Simple Circuits and Complex Circuits that Perform the same Function

Discussion in 'General Electronics Chat' started by NathanielZhu, Jan 26, 2016.

  1. NathanielZhu

    Thread Starter Member

    Dec 5, 2011
    39
    2
    I've been intrigued by how you can have a whole lot of circuits that all do the same thing.

    I'm a beginner....not sure how I will know when I am not since I am learning on my own.
    But for example (but this applies to anything not just sine waves) given three circuits that all produce sine waves, where one circuit is hugely more complex than other circuits, then what are the benefits of a complex circuit?

    Are complex circuits always better than simpler circuits? Are there examples where a simple circuit is better than a complex circuit?

    Are complex circuits just a lot of little simpler circuits combined together?

    Are there circuits that can't be made more fancy? Like for example, I see the 555 timer used the way it is and between people, their circuits look similar. But something like the sine wave, there's so many different circuits.

    Or Is this a meaningless question? Do circuit designers build circuits bottom up where they just start building and at the end the circuit just HAPPENS to be complex as if it's like an unplanned journey or so designers see an end goal of how complex it should be?

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    And so on.
     
  2. ISB123

    Well-Known Member

    May 21, 2014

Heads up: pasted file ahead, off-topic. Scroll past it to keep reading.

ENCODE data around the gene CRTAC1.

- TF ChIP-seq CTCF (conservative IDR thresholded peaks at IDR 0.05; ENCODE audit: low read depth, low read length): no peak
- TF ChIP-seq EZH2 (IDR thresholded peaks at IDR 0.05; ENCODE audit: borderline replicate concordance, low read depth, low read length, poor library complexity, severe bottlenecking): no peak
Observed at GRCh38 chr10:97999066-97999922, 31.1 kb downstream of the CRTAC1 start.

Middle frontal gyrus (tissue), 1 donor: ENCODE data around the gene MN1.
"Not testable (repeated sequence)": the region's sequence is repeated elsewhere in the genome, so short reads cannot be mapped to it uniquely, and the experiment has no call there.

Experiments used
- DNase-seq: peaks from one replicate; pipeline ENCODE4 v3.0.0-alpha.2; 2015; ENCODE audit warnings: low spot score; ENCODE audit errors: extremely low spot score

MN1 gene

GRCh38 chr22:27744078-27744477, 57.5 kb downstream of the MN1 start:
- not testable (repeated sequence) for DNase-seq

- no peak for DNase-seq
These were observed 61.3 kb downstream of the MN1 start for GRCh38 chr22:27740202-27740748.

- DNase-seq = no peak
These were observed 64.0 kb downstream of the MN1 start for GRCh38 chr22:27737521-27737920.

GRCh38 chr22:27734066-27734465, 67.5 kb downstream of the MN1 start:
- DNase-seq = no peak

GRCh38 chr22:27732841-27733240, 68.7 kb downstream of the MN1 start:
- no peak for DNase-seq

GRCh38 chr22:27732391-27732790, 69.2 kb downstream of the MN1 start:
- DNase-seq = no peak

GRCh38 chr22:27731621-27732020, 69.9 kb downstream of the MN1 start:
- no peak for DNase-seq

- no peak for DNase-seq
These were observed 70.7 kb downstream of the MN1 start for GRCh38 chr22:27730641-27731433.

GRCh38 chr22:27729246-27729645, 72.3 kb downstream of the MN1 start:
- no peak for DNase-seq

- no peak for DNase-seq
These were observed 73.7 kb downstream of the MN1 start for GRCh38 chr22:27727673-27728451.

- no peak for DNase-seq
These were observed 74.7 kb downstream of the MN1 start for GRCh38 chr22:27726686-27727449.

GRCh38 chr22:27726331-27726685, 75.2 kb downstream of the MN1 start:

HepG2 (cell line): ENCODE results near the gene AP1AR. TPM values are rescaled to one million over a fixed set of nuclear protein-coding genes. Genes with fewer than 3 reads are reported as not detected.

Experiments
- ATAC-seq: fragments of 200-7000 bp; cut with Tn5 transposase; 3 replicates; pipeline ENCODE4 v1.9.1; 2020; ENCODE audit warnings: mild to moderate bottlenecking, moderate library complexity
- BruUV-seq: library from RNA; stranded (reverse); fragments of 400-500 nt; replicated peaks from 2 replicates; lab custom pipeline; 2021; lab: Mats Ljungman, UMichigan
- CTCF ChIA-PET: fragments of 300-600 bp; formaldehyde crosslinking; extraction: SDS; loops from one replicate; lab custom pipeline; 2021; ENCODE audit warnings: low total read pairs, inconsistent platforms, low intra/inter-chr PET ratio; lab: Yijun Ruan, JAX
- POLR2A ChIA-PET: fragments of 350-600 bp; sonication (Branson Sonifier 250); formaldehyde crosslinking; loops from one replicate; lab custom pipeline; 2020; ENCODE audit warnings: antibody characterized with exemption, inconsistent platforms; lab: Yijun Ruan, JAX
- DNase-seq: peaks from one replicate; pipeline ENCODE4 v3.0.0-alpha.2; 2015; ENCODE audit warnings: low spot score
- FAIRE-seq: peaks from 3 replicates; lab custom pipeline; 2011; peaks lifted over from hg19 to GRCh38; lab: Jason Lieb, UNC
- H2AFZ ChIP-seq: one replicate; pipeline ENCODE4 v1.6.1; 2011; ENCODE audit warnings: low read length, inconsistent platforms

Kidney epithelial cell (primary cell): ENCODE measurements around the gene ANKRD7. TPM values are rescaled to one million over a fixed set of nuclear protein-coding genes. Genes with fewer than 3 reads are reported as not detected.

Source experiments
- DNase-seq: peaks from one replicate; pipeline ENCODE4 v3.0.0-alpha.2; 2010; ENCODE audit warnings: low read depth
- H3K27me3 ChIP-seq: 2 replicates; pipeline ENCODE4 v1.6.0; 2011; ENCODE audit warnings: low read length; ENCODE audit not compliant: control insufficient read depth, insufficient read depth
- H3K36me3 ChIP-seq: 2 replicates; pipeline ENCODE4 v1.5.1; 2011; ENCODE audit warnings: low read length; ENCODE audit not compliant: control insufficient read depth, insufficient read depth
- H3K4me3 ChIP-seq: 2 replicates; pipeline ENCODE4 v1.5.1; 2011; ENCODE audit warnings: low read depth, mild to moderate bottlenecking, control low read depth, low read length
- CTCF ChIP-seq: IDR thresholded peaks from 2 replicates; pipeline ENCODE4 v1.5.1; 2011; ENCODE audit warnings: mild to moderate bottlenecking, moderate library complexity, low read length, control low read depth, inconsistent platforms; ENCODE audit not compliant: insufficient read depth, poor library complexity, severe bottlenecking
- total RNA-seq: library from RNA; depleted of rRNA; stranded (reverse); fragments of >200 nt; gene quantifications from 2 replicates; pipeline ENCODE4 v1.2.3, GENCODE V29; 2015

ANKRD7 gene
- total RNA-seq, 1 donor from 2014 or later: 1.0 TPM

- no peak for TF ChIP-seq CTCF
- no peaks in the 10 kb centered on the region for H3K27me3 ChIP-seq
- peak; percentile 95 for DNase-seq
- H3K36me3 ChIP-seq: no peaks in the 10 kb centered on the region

1,239
    527
    Simpler circuit that does the same job with same quality as the complex one is always better.
     
  3. WBahn

    Moderator

    Mar 31, 2012
    17,777
    4,804
    Most of it comes down to what your metric is for "better".

    You mention sine wave generators. Yes, there are lots of different ways to do this. So let's say that you have a "simple" circuit A and a "complex" circuit B (the quotes are because the very notion of what constitutes "simple" vs. "complex" needs to be spelled out, though if the difference is significant enough, it because reasonably obvious). If you look at the output waveforms and can't tell the difference, the usually the "simple" circuit is preferred. But what if you change the power supply voltage by 10% and the waveform from A changes frequency 2% while the waveform from B changes by 0.02%. If frequency stability as a function of supply voltage is important to you, then maybe circuit B is starting to look more attractive. You could probably name a half dozen or more variables that might be of interest, such as frequency stability as a function of temperature or age, or amplitude stability, or noise, or jitter. Then the "simple" circuit might be simple only because it is built around a very expensive part while the "complex" circuit is complex because it uses much cheaper parts and the complexity is to overcome the limitations of the parts used. So the simple circuit might perform better than the complex circuit, but be sufficiently more expensive that people would use the complex circuit instead.
     
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